Canada-based BlackBerry (BB) provides hardware and software, as well as cybersecurity and Internet of Things (IoT) solutions. I am bullish on the stock.
Do you remember the days when former President Barack Obama proudly displayed his BlackBerry phone? Back then, full screen smart phones hadn’t dominated the market yet and little phones with keyboards were all the rage.
Of course, the times have changed dramatically and BlackBerry’s phones are considered ancient history. As a result, the company has been forced to revamp its business model, and skeptical investors might wonder whether BlackBerry can deliver timely products and services – and acceptable financial results – in the 2020s.
That’s a reasonable concern, and BlackBerry’s latest round of fiscal results includes data points for both the bulls and bears to feast on. Whether you choose to view the glass as half-empty or half-full is up to you, but the data indicates that certain business segments could add significant value to BlackBerry this year.
On TipRanks, BB scores a 3 out of 10 on the Smart Score spectrum. This indicates a potential for the stock to underperform the broader market.
The Clear Market Leader
To be honest, ever since the advent of smartphones, BlackBerry stock just hasn’t been able to get off the ground. Plus, the past year has been rough on BlackBerry’s stockholders as the share price has slid from $12 to $5 and change. Will the investors ever get any relief?
Perhaps they will, as BlackBerry seems to want to slim down and focus on its most promising business endeavors. As evidence of this, BlackBerry recently divested practically all of its non-core patent assets, selling them for a total of $600 million to Catapult IP Innovations. Hopefully, this will not only provide BlackBerry with a capital infusion, but can also help the company focus its efforts on such areas as cybersecurity, endpoint management, encryption, and embedded systems.
Speaking of embedded systems, BlackBerry just disclosed data that should solidify the company’s status as a strong competitor in embedded automotive software. Apparently, research firm Strategy Analytics has determined that BlackBerry QNX software is embedded in more than 215 million vehicles worldwide, marking an increase of 20 million compared to the previous year.
BlackBerry QNX software includes systems and features focused on safety, infotainment, digital cockpits, and acoustics middleware, among others. According to BlackBerry, 24 of the top 25 electric vehicle automakers have chosen BlackBerry QNX. Moreover, BlackBerry Executive Chairman and CEO John Chen claims that his company is “the clear market leader in safety-critical embedded automotive software.”
Is this leadership status reflected in BlackBerry’s revenue? The answer appears to be yes, as the BlackBerry QNX royalty revenue backlog has grown to roughly $560 million at the end of fiscal year 2023’s first quarter, representing a 14% year-over-year increase.
Strength in Certain Segments
Besides QNX, BlackBerry demonstrated improvement in several other important business segments during the first quarter of fiscal year 2023 (which ended May 31, 2022). First, the company generated $113 million in Cybersecurity revenue, up 6% increase year-over-year. Next, BlackBerry’s Software and Services revenue totaled $164 million, up 9%. In addition, the company’s IoT revenue grew 19% to $51 million.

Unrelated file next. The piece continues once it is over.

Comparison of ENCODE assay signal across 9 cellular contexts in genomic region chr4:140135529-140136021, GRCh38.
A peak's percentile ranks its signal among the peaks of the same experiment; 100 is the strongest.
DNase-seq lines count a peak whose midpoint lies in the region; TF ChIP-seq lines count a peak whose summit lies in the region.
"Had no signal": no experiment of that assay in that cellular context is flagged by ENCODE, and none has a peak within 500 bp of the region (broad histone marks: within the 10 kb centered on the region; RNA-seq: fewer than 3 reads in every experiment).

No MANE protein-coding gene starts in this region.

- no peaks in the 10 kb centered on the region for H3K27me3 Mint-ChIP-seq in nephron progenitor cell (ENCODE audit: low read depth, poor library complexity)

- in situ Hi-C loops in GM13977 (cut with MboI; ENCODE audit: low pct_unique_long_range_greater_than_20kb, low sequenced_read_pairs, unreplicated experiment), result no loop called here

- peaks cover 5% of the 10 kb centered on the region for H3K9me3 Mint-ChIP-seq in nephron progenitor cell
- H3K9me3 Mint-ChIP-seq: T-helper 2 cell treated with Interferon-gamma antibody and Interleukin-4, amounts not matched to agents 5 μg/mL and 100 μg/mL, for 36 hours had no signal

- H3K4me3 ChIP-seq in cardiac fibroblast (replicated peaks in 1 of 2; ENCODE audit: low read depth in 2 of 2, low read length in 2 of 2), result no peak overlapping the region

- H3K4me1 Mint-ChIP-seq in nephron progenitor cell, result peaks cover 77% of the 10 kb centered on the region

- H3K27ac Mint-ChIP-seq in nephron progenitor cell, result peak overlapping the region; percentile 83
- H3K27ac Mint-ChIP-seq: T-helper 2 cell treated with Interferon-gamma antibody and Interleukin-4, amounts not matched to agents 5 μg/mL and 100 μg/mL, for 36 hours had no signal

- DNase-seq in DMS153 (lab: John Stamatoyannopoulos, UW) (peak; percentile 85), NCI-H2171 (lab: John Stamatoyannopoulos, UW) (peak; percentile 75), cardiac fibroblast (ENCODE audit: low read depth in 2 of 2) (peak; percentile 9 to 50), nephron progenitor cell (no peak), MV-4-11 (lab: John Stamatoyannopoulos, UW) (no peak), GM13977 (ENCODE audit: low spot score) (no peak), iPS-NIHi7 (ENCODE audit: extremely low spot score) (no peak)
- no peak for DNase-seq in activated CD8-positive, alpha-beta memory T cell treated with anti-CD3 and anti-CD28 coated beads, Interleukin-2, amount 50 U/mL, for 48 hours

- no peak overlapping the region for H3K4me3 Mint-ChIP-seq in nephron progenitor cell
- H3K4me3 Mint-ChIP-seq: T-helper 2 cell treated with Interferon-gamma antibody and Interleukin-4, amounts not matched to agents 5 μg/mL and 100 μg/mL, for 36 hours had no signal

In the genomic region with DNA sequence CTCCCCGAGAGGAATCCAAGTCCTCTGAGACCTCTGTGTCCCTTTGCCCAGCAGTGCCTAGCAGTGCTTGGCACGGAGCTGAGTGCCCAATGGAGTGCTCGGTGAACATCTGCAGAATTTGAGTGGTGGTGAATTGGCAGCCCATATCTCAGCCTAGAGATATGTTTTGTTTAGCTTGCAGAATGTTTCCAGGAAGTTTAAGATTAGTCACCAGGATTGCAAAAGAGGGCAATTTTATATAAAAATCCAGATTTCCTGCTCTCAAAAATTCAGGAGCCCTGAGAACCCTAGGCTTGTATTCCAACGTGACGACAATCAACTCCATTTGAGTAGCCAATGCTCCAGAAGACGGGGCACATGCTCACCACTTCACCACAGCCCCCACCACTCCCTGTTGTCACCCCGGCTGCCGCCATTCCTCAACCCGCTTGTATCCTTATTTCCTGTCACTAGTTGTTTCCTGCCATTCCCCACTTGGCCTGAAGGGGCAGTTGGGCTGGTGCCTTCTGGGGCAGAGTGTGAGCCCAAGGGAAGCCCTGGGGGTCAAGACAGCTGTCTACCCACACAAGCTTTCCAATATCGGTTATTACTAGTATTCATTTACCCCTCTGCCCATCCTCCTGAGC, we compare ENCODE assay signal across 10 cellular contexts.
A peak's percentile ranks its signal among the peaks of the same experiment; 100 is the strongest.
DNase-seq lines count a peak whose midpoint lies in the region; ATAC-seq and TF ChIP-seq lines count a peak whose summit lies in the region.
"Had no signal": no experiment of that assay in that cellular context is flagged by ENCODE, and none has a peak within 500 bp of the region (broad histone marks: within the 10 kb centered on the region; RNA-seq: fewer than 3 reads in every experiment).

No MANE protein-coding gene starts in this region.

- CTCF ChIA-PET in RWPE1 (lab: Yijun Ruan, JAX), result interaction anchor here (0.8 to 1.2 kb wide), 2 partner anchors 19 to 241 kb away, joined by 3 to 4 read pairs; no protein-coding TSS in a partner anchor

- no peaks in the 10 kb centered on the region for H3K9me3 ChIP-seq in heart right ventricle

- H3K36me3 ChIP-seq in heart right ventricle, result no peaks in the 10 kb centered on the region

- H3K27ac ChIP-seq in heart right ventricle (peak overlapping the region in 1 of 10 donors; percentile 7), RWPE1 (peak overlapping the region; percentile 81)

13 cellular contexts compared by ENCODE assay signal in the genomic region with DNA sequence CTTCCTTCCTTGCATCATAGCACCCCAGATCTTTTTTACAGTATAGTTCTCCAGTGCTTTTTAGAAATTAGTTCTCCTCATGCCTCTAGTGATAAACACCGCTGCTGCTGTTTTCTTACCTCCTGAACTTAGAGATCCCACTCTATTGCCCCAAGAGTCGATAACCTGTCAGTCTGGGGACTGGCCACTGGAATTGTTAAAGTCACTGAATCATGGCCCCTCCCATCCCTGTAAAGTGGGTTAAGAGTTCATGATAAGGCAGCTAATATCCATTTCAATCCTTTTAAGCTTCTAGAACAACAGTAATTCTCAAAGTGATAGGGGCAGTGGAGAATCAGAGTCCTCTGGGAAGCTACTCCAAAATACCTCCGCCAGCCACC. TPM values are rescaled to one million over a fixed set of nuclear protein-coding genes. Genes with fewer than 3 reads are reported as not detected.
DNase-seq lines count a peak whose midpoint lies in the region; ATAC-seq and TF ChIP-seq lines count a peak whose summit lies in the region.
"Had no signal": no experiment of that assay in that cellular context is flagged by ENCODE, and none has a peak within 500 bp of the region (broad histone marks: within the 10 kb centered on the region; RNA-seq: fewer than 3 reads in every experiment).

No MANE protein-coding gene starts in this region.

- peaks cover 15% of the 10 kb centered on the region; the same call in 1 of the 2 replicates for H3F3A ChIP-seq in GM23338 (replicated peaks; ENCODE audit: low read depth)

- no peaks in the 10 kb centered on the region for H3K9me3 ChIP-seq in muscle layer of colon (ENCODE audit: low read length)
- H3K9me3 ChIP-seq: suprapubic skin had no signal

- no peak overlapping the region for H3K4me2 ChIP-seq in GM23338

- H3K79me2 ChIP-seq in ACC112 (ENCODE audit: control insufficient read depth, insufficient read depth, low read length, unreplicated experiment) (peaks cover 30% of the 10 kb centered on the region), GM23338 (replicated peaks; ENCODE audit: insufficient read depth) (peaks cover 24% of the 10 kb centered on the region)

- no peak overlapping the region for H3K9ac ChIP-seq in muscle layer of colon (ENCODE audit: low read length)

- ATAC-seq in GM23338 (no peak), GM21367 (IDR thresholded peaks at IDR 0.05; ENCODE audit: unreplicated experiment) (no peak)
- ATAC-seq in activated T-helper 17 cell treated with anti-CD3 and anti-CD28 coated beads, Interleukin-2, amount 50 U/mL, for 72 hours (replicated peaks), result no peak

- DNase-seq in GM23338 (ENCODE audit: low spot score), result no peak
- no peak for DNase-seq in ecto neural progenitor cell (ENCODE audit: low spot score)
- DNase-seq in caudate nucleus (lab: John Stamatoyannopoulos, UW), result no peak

Clearly, it’s time for BlackBerry’s critics to erase the mental image of ancient phones, and to appreciate the company’s remarkable evolution. Chen seems unafraid to tout his company’s segment-specific achievements, saying, “The IoT business… delivered a third consecutive record quarter for pre-production revenues,” and, “The Cybersecurity business demonstrated solid traction in the market by recording double-digit year-over-year billings growth.”
Now, this isn’t to suggest that BlackBerry posted across-the-board wins. Unfortunately, the company reported only $4 million in quarterly revenue for the Licensing and Other segment, a far cry from the $24 million recorded during the year-earlier period. Also, turning to BlackBerry’s bottom-line results, the company reported a Q1 FY2023 earnings loss of 35 cents per share on a diluted basis.
The bears will undoubtedly point out that BlackBerry is currently unprofitable, and this might even be a deal-breaker for some prospective investors. This perspective is somewhat understandable, but people should consider BlackBerry’s comeback story as a marathon, rather than as a sprint.
It’s amazing, really, to consider that BlackBerry has managed to improve its top-line results in multiple business segments. Hopefully, the company will be able to achieve profitability withing a reasonable time frame. Don’t expect it to happen this year – though anything is possible – as patience will be the key to unlocking maximum value from BlackBerry stock.
Wall Street’s Take
According to TipRanks’ analyst rating consensus, BB is a Hold, based on four Hold and one Sell ratings. The average BlackBerry price target is $6.04, implying 5.04% upside potential.
At the end of the day, investors should expect improvement, not perfection, from BlackBerry. It’s not easy for a company to completely reinvent itself after a devastating defeat, but BlackBerry might just be in the early chapters of a compelling comeback story.
This doesn’t mean that holding a long position in BlackBerry stock will be an easy ride. The shares could slide below $5 and stay there for a while. So, assess your risk tolerance before jumping into the trade. If you’re ready, though, then feel free to take a chance on BlackBerry as an investment could bear fruit in the coming years.
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